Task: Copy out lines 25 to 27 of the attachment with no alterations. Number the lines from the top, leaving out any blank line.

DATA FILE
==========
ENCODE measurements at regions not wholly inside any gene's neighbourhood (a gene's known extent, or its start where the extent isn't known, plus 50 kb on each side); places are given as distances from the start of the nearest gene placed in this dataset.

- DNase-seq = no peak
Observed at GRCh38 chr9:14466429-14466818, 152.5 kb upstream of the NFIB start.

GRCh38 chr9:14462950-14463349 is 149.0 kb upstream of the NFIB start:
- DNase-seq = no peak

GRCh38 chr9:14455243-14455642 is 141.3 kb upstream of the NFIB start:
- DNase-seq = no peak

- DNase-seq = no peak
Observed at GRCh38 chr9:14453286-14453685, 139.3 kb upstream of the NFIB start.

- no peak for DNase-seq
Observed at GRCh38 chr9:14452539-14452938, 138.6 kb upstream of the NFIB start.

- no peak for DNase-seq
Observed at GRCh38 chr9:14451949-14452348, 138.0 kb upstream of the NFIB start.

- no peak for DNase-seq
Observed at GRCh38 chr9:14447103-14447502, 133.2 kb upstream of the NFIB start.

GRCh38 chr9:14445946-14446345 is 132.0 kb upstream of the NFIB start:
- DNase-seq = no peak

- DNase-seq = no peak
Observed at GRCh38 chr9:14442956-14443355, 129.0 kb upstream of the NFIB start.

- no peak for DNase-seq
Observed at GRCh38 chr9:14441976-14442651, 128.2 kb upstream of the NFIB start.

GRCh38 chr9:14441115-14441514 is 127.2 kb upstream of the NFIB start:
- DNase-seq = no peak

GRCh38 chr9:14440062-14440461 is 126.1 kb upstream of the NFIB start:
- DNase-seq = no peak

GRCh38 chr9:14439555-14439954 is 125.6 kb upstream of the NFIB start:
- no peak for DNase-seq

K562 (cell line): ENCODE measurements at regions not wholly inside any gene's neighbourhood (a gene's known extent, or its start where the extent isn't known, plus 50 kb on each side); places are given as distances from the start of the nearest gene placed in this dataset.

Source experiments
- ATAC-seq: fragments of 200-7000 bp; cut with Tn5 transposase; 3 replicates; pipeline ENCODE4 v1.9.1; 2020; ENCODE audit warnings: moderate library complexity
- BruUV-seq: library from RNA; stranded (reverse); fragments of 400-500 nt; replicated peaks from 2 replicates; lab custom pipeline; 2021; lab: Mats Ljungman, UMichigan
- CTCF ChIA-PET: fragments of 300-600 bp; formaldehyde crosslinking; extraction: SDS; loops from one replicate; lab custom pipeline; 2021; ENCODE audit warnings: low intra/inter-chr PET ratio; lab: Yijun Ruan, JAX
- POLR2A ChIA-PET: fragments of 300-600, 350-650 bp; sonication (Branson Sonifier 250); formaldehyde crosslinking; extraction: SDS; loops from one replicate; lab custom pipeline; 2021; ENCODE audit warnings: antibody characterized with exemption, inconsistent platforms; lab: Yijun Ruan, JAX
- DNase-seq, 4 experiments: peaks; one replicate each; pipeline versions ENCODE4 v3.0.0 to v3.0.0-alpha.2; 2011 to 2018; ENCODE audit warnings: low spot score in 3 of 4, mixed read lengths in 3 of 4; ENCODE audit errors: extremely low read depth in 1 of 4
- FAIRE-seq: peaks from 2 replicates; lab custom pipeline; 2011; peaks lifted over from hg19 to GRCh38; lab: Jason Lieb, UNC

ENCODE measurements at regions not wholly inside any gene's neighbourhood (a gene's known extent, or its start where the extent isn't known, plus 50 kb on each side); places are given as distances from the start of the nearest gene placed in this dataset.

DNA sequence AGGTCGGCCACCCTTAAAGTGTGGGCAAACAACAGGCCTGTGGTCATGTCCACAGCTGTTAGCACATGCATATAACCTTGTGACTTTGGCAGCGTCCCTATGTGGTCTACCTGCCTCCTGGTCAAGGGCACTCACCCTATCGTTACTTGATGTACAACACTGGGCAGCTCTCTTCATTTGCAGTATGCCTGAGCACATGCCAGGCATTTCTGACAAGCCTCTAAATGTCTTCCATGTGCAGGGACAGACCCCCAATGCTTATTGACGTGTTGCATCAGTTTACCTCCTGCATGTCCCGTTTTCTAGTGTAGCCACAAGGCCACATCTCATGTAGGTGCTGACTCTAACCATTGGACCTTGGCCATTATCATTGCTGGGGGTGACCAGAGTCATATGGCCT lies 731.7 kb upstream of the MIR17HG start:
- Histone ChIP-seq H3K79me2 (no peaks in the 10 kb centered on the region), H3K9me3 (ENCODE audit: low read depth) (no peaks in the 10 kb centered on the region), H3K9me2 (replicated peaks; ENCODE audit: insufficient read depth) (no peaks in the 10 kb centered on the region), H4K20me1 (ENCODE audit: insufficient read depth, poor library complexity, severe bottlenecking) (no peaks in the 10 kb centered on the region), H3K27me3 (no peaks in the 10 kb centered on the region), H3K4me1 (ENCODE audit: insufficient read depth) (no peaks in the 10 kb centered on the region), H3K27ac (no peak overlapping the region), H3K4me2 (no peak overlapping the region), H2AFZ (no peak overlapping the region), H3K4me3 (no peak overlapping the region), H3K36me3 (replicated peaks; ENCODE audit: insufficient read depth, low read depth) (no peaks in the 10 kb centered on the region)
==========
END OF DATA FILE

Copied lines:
- DNase-seq = no peak

GRCh38 chr9:14439555-14439954 is 125.6 kb upstream of the NFIB start:
- no peak for DNase-seq